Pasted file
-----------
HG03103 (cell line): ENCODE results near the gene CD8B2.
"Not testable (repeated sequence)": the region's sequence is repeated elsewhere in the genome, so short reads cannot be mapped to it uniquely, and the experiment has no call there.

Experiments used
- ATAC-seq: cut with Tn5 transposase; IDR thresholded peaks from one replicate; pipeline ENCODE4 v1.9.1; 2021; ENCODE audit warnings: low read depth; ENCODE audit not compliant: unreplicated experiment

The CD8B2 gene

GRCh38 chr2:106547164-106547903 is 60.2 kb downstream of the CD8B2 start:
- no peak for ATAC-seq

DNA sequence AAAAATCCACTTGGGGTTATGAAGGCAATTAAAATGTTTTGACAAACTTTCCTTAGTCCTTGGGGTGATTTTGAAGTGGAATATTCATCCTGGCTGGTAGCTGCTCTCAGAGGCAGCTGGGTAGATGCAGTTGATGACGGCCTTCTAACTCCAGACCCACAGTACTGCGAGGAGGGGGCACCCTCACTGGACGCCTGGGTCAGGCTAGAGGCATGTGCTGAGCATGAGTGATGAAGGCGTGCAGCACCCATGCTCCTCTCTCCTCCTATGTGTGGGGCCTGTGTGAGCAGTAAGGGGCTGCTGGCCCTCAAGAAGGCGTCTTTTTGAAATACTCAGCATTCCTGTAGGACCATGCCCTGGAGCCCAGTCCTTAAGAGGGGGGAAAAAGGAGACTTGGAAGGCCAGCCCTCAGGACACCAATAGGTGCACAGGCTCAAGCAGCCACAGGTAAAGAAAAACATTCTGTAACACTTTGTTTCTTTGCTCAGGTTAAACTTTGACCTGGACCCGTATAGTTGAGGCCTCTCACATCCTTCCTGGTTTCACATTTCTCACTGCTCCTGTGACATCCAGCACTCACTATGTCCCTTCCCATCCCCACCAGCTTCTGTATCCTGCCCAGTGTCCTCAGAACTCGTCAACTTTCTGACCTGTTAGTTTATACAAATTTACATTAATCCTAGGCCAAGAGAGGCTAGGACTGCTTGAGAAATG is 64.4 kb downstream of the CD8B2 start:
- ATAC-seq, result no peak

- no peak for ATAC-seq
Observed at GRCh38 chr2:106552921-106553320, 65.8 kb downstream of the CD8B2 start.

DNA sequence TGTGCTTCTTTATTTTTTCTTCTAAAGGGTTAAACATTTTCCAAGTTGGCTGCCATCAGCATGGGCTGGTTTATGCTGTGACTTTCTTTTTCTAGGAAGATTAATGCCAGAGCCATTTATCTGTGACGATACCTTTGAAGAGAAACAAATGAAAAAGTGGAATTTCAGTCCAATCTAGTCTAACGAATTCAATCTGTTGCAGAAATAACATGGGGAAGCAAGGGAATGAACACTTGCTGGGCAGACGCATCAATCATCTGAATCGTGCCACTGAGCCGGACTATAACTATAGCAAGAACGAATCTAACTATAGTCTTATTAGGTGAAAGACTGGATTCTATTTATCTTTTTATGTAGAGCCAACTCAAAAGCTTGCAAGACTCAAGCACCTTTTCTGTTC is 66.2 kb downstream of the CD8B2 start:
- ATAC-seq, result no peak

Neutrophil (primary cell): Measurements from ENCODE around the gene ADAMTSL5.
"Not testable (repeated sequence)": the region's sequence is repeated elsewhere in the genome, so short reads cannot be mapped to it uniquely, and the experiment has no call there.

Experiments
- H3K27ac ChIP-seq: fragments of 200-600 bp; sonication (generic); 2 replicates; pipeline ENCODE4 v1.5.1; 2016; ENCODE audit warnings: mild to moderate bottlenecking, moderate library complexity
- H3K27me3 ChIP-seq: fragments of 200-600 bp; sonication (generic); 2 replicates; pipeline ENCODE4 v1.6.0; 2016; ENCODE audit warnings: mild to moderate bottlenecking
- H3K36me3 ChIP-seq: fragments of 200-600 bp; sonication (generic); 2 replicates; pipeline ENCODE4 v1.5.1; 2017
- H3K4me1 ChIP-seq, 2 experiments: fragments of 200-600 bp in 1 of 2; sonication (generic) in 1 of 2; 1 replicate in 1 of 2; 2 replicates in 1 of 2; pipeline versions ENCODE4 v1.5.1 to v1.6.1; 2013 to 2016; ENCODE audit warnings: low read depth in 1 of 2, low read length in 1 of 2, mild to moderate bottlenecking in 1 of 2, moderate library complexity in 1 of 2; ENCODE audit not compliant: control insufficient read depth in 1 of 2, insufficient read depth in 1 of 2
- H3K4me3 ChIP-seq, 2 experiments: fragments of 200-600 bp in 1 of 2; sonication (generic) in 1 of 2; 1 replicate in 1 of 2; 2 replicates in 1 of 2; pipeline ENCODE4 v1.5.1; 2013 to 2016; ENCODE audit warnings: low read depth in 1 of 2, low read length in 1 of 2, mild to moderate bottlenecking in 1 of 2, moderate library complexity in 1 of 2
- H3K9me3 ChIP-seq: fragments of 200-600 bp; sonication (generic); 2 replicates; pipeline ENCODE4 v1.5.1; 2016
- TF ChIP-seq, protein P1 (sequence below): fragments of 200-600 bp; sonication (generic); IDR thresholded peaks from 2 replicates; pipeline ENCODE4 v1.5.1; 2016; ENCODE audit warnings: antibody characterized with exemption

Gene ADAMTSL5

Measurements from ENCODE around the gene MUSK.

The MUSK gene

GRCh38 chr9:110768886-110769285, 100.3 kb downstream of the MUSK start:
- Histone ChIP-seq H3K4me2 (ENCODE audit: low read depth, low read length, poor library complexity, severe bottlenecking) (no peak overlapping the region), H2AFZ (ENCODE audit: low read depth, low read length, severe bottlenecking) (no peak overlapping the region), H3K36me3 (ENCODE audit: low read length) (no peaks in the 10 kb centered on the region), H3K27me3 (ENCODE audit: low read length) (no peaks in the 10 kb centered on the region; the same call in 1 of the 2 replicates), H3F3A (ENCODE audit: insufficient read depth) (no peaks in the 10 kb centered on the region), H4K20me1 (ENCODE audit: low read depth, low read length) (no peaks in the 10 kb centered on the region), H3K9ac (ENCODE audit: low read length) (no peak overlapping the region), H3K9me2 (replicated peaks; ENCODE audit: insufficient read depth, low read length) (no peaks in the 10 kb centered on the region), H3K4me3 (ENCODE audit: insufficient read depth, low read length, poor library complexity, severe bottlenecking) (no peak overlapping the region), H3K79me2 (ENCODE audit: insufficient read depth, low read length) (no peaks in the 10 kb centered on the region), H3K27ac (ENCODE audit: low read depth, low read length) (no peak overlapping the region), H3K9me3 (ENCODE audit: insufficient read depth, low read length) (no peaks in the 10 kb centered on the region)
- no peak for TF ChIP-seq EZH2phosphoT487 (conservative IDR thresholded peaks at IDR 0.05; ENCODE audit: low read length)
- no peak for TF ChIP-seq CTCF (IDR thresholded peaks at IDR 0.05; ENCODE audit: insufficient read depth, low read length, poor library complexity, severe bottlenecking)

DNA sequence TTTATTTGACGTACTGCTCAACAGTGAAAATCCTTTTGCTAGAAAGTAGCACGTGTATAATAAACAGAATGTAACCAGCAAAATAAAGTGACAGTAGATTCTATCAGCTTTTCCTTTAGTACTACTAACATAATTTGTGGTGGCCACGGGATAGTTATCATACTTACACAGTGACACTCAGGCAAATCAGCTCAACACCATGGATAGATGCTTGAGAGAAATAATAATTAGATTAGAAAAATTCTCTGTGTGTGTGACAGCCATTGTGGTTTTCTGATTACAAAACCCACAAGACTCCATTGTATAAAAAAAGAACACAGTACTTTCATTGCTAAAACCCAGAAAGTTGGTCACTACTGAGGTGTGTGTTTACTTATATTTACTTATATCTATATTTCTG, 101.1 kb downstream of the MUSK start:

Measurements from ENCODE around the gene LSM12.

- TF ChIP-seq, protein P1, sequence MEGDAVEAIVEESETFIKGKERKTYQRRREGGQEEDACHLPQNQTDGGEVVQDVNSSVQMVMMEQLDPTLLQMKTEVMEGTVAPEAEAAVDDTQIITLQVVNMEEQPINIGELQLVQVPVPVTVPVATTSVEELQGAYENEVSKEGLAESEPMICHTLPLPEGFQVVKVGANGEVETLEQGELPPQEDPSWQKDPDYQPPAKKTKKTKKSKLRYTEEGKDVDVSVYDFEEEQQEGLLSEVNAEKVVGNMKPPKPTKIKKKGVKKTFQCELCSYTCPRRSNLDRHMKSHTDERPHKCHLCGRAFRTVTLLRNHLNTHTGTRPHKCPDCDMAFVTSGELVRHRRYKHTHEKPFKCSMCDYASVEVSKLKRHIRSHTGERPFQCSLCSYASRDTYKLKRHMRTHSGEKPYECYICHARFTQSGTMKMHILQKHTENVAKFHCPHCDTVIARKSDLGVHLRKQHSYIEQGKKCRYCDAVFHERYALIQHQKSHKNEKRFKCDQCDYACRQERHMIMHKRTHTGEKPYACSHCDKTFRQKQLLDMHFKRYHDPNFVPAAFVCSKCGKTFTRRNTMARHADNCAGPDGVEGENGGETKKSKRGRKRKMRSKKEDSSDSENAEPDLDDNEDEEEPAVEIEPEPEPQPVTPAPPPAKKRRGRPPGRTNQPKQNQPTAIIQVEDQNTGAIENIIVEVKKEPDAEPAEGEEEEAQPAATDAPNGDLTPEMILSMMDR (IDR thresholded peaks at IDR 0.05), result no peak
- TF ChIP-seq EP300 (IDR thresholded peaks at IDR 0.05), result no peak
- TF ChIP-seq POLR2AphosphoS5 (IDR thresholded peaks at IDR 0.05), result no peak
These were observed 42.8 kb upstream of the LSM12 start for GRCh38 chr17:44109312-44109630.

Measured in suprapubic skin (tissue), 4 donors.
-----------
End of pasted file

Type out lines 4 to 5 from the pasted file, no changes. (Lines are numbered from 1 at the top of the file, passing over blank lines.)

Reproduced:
- ATAC-seq: cut with Tn5 transposase; IDR thresholded peaks from one replicate; pipeline ENCODE4 v1.9.1; 2021; ENCODE audit warnings: low read depth; ENCODE audit not compliant: unreplicated experiment

The CD8B2 gene